Newborn MRI scans connect psychiatric risk genes + brain changes

MRI scans of newborns have revealed an association between differences in brain tissue volumes and common gene variants linked to Alzheimer’s disease, schizophrenia and autism, according to a study published Jan. 3 in Cerebral Cortex.

While previous studies have demonstrated associations between brain changes and psychiatric risk genes in adolescents and adults, the current study focused on determining whether these relationships arise early in development, according to Rebecca C. Knickmeyer, PhD, of the University of North Carolina (UNC) School of Medicine and colleagues.

"These results suggest that prenatal brain development may be a very important influence on psychiatric risk later in life," Knickmeyer said in a release.

A total of 272 infants were included in the study, all of whom underwent MRI scans at UNC Hospitals shortly after birth. The DNA of each infant was tested for common variations in the following seven genes that have been linked to brain structure in adults:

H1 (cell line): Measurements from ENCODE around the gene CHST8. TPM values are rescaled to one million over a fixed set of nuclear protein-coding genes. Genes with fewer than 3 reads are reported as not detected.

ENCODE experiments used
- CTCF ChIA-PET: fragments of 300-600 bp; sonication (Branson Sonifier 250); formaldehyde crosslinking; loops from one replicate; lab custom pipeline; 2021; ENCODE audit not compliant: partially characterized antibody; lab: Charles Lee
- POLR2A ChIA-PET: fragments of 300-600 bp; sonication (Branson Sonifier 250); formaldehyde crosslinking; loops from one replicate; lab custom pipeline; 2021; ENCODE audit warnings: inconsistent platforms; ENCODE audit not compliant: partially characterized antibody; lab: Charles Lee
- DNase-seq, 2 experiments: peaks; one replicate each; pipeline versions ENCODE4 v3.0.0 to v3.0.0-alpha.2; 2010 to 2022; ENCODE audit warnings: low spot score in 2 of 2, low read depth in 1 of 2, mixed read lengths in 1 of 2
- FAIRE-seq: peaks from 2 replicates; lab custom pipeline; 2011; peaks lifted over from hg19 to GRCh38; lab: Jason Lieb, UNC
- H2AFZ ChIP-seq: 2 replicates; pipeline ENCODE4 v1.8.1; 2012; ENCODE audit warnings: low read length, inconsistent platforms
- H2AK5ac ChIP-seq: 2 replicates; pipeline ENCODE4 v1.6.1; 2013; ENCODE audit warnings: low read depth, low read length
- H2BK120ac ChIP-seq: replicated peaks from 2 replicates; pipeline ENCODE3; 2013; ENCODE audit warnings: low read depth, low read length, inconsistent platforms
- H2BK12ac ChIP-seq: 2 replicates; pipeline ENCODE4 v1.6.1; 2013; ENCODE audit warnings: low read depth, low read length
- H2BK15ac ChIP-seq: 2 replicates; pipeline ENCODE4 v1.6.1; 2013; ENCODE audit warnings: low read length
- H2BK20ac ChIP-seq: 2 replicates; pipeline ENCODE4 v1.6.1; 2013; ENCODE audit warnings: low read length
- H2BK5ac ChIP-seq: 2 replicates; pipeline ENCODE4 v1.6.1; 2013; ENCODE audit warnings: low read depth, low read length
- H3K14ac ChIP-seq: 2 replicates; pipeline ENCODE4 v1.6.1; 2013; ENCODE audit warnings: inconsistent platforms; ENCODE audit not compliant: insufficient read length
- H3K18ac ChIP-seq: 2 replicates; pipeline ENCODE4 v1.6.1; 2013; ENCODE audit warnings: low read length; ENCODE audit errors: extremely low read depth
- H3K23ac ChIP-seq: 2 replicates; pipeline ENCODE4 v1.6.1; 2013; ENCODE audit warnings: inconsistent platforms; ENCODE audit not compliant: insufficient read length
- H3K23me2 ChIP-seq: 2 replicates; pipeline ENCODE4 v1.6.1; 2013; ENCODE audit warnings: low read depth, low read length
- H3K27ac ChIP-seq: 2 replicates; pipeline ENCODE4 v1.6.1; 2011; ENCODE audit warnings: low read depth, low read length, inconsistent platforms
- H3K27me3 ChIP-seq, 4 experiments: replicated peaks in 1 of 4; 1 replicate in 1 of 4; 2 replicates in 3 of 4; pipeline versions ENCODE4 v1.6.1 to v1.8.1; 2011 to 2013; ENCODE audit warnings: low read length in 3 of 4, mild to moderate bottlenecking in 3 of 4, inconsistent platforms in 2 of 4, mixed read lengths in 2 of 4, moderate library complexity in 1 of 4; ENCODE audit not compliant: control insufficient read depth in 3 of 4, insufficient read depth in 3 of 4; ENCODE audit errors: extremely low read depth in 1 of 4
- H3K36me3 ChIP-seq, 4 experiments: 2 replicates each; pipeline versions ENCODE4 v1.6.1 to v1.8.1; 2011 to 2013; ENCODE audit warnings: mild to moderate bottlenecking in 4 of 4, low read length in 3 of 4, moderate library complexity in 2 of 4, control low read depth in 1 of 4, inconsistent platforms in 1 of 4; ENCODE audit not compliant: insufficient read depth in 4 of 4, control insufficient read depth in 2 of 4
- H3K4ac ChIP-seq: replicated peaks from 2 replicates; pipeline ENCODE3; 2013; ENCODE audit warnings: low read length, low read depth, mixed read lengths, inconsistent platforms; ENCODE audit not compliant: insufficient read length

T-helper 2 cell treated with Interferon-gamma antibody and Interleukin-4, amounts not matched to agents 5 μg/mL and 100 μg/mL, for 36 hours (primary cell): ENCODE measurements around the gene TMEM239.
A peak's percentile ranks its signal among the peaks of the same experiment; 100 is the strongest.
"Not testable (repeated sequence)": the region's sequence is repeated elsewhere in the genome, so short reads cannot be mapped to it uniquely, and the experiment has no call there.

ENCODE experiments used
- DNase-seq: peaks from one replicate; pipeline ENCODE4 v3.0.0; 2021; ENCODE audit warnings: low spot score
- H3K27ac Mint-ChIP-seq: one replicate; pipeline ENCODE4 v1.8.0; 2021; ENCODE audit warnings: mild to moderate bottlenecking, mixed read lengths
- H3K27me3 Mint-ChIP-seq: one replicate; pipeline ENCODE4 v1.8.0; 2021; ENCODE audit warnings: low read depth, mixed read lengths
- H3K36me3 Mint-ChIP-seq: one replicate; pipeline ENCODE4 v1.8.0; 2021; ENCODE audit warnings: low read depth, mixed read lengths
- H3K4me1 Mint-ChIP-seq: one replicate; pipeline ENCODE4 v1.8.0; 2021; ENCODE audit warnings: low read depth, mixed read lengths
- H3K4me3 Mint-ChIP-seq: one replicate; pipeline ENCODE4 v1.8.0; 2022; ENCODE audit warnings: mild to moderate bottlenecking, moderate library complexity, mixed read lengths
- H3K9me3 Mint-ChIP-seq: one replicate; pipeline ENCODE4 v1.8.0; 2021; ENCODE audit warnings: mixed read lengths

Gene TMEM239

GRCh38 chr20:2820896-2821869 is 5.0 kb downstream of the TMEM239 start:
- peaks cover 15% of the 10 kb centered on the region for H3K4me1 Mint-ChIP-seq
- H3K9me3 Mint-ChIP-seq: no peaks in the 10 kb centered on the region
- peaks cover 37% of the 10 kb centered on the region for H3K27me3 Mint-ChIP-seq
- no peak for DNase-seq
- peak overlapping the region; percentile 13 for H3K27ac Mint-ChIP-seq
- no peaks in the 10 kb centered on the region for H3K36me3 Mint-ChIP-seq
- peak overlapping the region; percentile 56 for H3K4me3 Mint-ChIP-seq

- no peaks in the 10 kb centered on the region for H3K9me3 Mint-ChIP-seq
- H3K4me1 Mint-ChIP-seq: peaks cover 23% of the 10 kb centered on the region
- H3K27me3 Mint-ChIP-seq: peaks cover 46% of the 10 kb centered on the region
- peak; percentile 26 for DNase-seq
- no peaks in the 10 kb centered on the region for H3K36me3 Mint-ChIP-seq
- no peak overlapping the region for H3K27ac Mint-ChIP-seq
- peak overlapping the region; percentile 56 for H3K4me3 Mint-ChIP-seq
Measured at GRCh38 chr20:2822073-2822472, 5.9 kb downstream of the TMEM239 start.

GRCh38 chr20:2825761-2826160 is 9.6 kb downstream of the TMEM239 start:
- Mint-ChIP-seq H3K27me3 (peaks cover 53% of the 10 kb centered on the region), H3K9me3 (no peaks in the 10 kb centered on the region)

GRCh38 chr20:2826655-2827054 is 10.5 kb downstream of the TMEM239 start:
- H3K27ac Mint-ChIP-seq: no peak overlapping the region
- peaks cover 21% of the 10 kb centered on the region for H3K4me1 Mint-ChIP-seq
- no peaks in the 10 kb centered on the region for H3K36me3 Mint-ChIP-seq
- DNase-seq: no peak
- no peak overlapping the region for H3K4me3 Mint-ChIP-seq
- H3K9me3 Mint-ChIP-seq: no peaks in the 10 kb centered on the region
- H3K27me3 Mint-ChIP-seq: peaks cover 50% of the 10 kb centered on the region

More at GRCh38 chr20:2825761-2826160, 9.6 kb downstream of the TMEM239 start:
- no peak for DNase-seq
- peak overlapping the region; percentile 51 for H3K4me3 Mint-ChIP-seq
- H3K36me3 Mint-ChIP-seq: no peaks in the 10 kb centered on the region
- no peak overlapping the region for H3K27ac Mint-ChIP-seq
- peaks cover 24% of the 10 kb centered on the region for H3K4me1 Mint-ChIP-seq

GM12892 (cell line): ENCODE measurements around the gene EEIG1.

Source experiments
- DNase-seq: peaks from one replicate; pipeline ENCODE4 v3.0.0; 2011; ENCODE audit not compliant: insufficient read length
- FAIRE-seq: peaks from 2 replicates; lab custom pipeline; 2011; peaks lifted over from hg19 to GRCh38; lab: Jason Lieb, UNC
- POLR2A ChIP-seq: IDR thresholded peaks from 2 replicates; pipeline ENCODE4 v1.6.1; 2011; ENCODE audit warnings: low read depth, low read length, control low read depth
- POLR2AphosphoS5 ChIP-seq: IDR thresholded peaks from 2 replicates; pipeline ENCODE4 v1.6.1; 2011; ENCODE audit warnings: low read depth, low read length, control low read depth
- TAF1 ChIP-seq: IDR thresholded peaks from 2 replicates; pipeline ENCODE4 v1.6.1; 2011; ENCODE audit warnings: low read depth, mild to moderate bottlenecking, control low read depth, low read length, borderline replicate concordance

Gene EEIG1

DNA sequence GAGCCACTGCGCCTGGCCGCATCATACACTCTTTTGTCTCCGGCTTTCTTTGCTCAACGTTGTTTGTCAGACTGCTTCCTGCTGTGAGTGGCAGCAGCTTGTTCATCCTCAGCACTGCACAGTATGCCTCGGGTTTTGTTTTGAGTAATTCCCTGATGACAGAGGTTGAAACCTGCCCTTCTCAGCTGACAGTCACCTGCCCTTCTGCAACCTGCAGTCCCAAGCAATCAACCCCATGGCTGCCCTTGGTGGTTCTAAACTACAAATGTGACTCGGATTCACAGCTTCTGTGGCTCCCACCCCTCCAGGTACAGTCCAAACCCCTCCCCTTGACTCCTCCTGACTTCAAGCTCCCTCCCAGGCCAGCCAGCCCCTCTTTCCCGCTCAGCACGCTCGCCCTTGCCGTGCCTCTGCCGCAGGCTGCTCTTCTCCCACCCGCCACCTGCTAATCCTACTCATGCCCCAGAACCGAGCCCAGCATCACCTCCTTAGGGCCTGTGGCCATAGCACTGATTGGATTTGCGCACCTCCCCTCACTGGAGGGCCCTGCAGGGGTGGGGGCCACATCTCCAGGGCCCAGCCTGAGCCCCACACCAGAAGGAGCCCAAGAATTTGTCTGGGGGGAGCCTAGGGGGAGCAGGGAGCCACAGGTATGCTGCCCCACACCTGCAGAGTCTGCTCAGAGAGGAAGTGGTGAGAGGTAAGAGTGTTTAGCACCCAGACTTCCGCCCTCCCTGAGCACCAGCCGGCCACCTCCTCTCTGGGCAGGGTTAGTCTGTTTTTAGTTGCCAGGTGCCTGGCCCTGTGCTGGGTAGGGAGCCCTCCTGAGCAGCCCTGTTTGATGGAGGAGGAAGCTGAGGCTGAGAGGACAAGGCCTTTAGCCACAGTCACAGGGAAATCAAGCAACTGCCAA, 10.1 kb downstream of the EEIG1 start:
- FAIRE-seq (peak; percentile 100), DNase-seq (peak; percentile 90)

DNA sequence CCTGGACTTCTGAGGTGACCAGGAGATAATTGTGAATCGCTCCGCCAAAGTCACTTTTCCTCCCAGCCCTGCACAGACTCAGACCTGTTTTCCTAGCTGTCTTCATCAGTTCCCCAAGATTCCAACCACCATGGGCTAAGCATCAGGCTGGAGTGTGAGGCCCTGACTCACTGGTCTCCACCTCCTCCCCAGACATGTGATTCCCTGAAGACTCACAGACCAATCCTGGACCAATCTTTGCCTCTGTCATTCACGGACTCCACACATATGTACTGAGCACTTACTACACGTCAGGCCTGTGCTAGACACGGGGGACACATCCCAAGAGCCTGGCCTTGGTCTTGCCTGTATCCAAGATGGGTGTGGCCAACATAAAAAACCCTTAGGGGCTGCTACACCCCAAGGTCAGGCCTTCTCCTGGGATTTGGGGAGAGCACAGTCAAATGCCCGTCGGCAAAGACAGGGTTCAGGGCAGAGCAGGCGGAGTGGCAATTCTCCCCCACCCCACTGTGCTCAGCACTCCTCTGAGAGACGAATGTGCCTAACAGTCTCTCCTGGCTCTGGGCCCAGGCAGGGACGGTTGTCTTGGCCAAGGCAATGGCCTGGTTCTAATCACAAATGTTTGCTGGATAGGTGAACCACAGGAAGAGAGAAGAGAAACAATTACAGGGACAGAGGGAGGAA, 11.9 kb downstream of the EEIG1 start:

• disrupted-in-schizophrenia-1 (DISC1);
  • catechol-O-methyltransferase (COMT);
  • neuregulin 1 (NRG1);
  • apolipoprotein E (APOE);
  • estrogen receptor alpha (ESR1);
  • brain-derived neurotrophic factor (BDNF); and
  • glutamate decarboxylase 1 (GAD1).

Results showed that for some polymorphisms, such as variation in the APOE gene, brain changes in infants looked very similar to brain changes found in adults with the same variants. Variation in the APOE gene is associated with Alzheimer’s disease.

"This could stimulate an exciting new line of research focused on preventing onset of illness through very early intervention in at-risk individuals,” said Knickmeyer.

Not every polymorphism included in the study, however, had the same similarities between infant and adult brain changes. Infants with the rs6675281 variant in the DISC1 gene did not exhibit such similarity with adults who had the same variant, indicating that some brain changes develop later in life, according to the researchers.

"It's fascinating that different variants in the same gene have such unique effects in terms of when they affect brain development," said Knickmeyer.